Until the next time, take care and have fun! ;)



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    • brahamlink profile image


      6 years ago from Portugal

      Good hub. I do agree with you. And not just that. The good games now days are the "indie games" (like Minecraft for example).

      The big companies that used to make good games, only see $ on this days, and make bad games. They should make good games, so gamers would be happy about their games.

    • Winterfate profile imageAUTHOR

      Darrin Perez 

      6 years ago from Puerto Rico

      Thanks for reading RolyRetro and JohnGreasyGamer! It is an interesting subject to be sure. There are some very good games coming soon from the independent market, so keep a lookout! :)

    • JohnGreasyGamer profile image

      John Roberts 

      6 years ago from South Yorkshire, England

      Loved reading this, and gives me a much better idea of the role of the publisher and developer. I can see how companies go from a little snowball rolling down a mountain, and within a few moments can turn into huge spheres of white destruction. Voted up, interesting, useful and liked on FB ^^

    • RolyRetro profile image


      6 years ago from Brentwood, Essex, UK

      The ultimate extension of this concept is the gamer funded development, where micro payments through sites such as kickstarter enable niche games to be created. Basically the developer gets paid in advance for a game by the end consumer, and depending on level of payment, gets updates on the development process as well as special editions and merchandise.

      This kind of development will ensure small developers get to release the kind of games they want, not what the lowest common denominator dictate.


    • Winterfate profile imageAUTHOR

      Darrin Perez 

      7 years ago from Puerto Rico

      Trine sounds pretty interesting then, to say the least. I may have to check it out one of these days. :)

    • Csjun89 profile image


      7 years ago

      sure thing!

      Bastion won quite a few awards!

      Trine is a mix between puzzles and action platformers, but with 3d rendering and physics that makes you doubt its indie roots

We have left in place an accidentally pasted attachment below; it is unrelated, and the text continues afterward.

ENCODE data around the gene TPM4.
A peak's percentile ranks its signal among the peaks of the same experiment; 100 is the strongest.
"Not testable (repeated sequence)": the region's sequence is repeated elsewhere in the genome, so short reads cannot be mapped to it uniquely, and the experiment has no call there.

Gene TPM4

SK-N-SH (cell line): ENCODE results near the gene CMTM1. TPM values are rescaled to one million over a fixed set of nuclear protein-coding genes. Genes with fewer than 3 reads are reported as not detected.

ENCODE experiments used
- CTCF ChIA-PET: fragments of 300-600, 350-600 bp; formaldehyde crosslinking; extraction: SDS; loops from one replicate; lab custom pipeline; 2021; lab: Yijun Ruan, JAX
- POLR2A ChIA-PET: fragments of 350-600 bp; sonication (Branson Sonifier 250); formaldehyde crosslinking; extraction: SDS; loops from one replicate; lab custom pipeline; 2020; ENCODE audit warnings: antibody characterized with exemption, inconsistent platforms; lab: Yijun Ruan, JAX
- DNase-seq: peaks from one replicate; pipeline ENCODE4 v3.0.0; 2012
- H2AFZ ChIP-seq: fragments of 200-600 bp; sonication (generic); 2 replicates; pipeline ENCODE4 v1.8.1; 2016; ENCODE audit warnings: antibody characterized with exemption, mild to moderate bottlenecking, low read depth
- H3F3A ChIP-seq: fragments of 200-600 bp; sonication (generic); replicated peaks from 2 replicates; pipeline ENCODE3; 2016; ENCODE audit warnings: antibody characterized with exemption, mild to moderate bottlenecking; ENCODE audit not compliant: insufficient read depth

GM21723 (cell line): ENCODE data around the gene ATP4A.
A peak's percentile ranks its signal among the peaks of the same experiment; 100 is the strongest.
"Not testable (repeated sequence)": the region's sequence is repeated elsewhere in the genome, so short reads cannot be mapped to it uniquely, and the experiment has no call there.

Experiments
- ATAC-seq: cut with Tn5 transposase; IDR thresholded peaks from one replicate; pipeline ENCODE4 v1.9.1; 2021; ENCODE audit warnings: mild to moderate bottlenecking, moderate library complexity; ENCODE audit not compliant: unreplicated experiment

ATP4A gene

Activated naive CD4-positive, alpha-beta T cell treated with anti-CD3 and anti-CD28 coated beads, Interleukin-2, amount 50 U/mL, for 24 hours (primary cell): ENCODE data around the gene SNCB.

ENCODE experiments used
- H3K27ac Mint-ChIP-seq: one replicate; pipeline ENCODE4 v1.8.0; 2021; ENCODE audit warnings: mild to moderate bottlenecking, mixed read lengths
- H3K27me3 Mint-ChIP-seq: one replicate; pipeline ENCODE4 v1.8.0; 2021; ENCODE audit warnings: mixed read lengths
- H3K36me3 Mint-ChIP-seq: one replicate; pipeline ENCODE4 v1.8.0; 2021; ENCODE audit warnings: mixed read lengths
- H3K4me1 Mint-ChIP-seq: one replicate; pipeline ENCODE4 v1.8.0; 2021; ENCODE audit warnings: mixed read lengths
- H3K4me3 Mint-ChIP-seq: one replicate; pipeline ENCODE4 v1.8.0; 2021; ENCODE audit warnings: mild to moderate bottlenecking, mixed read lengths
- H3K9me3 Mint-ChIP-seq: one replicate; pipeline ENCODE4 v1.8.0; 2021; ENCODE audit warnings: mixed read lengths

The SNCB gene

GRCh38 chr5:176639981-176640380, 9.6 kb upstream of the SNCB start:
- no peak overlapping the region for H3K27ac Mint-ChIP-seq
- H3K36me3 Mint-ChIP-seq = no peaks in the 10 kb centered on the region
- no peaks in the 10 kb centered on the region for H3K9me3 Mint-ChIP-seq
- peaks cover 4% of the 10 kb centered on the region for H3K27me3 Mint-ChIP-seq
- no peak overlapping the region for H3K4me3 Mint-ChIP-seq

• Winterfate profile imageAUTHOR

      Darrin Perez 

      7 years ago from Puerto Rico

      @Csjun89: First of all, thanks for reading!

      Second of all, I haven't tried either of them, but I've heard great things about Bastion. What's Trine about? :)

    • Csjun89 profile image


      7 years ago

      I think it is really good that the indie games are coming into their own! Have you tried the recent Bastion or Trine? It was hard to tell that they were indie

    • Winterfate profile imageAUTHOR

      Darrin Perez 

      7 years ago from Puerto Rico

      I don't really hate Call of Duty so much as I hate both the publisher of the game (Activision) and what it represents for video games (the commercialization of video games).

      I think the appeal comes in shooting other players and then taunting them verbally later, or something like that. :D

      Thanks for stopping by tammyswallow! :)

    • tammyswallow profile image


      7 years ago from North Carolina

      Great hub to help us understand the current market trends. I do not understand the appeal of some of these War games. Two of my teen age sons are so addicted to Call of Duty games, I think they need therapy. They love Xbox Live. I am surrounded by gamers. Welcome and you are off to a wonderful start. Voted up and tweeted.